When University of Tennessee at Chattanooga wrestling coach Heath Eslinger spoke to Chattanooga's Downtown Rotary Club in February 2017, he shared a story about watching his daughters play basketball on their second and third grade team.
“It was late in the fourth quarter and the score was tied. With about 10 seconds to go, our team was throwing it in. The coach called a play, the girls scattered, we passed it in, took the shot and missed," said Eslinger.
"The best player on the opposing team, who was possibly the best player in the age division in the entire league, gets the rebound, takes one dribble and goes right back up - putting the ball perfectly off the square - makes a layup and the ball goes in.”
The young lady put forth great effort. She spent energy to make it happen. And, her technique was the best on the floor. Unfortunately, she put the ball in the wrong basket and won the game for the opposing team.
Eslinger asked Rotary members a to consider a question.
In all of the places where you spend your time – home, workplace, places of faith, schools, etc., are you shooting in the right basket?
"I work in the world of athletics where we may be missing the mark as much or more than any other,” Eslinger shared. “We have great intentions, spend lots of energy and give great effort. But often times, we are shooting in the wrong basket.”
Eslinger embraces two guiding principles in all that he does:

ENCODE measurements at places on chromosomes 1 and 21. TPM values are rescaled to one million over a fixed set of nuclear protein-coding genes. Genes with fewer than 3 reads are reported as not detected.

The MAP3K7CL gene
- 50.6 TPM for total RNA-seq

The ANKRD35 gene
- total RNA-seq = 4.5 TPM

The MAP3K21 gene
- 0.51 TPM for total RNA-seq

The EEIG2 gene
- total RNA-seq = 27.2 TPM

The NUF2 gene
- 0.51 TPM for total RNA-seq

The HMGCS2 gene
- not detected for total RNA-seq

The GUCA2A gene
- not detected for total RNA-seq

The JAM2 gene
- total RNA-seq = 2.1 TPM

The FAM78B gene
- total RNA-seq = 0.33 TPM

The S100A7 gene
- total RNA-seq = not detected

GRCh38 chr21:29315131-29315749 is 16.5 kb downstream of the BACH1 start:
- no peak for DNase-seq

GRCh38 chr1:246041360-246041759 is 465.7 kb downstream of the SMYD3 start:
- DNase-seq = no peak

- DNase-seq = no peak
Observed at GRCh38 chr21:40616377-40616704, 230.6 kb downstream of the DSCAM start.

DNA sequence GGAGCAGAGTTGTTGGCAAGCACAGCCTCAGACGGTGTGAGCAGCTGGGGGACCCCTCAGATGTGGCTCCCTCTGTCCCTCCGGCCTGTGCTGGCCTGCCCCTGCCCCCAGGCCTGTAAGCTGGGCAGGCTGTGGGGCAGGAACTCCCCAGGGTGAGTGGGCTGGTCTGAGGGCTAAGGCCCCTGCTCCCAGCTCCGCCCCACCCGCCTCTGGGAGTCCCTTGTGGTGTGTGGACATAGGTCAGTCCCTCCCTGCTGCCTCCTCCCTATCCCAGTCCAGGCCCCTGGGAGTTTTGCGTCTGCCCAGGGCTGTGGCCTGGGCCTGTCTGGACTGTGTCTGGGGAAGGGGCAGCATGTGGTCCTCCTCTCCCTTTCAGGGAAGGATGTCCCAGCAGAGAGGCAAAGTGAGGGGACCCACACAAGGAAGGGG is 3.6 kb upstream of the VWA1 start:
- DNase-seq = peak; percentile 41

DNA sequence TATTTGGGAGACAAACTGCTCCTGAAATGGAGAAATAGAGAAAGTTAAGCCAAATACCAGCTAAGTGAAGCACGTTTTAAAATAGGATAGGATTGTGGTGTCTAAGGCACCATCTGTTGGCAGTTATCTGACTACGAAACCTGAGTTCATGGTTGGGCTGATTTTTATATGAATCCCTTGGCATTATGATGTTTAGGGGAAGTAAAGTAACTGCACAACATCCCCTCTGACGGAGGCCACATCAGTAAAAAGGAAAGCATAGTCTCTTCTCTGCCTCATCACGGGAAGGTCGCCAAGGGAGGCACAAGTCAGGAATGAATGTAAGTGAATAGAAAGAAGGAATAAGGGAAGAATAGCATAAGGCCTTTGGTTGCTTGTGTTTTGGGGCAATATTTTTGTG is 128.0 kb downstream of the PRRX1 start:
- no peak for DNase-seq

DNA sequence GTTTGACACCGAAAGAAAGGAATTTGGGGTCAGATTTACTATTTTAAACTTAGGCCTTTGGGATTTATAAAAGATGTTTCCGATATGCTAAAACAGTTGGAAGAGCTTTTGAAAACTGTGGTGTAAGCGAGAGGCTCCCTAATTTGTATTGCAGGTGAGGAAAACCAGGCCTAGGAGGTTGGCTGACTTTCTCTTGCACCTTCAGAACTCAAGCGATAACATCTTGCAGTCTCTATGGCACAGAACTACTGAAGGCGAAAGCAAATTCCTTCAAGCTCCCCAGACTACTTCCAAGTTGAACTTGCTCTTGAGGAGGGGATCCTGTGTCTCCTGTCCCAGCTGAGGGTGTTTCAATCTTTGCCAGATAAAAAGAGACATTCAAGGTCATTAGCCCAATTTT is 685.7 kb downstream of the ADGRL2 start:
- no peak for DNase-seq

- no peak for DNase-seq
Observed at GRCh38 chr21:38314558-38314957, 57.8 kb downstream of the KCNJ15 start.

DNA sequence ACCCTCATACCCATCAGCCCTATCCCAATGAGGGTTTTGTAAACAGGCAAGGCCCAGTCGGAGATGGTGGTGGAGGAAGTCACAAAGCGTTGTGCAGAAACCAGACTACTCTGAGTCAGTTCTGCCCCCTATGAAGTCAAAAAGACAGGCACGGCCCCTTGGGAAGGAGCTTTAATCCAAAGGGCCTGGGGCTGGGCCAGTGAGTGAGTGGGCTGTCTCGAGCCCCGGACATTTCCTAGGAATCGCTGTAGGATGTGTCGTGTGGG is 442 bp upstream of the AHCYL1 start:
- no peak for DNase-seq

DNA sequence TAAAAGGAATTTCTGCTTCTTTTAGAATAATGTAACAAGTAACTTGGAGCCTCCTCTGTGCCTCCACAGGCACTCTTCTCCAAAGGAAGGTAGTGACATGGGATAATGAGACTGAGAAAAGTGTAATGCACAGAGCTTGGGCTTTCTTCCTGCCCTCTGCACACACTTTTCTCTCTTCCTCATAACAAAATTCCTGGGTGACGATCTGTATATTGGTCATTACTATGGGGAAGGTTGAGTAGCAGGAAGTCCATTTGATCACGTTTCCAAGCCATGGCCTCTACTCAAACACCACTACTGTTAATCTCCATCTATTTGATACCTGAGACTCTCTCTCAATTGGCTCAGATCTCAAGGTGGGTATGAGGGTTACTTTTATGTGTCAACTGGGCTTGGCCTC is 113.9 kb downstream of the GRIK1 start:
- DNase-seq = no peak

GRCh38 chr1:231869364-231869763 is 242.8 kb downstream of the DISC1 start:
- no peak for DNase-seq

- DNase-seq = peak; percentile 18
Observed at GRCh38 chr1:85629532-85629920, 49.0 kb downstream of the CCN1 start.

- Put focus on the good AND the great.
- We must teach both global and stable attributes.
“Jim Collins wrote Good to Great,” Eslinger said. “It is a phenomenal book, but I believe we must have a priority on the good as well. Great is the evaluation of what we do – wins and losses, GPA, test scores, etc. Good is the essence of what we do – providing hope, instilling a moral compass and teaching someone how to build meaningful relationships.”
When it comes to global and stable attributes, Eslinger quipped that it had been a long time since he had used a wrestling move to get something he needed in life.
“Qualities such as empathy, teamwork, resilience, discipline, self-control - these traits cross boundaries and will stand the test of time.”
What about you? When you catch a pass, get a rebound, or go to the free throw line in life's journey, do you consider what basket really matters?
According to Eslinger, if we want our education system to improve, we have to determine what basket really matters.
“If we want our teams to excel, we must invest in the right basket. If we want our children and our grandchildren and our great grandchildren to survive in this world that often seems chaotic, then we must make a decision to invest in the right basket,” he said.
Finally, Eslinger cited Andy Stanley’s book, The Principle of the Path.
“The principle of the path is simple. Direction will always determine destination,” Eslinger said. “I challenge all of us to run in a direction that matters and shoot in a basket that counts.”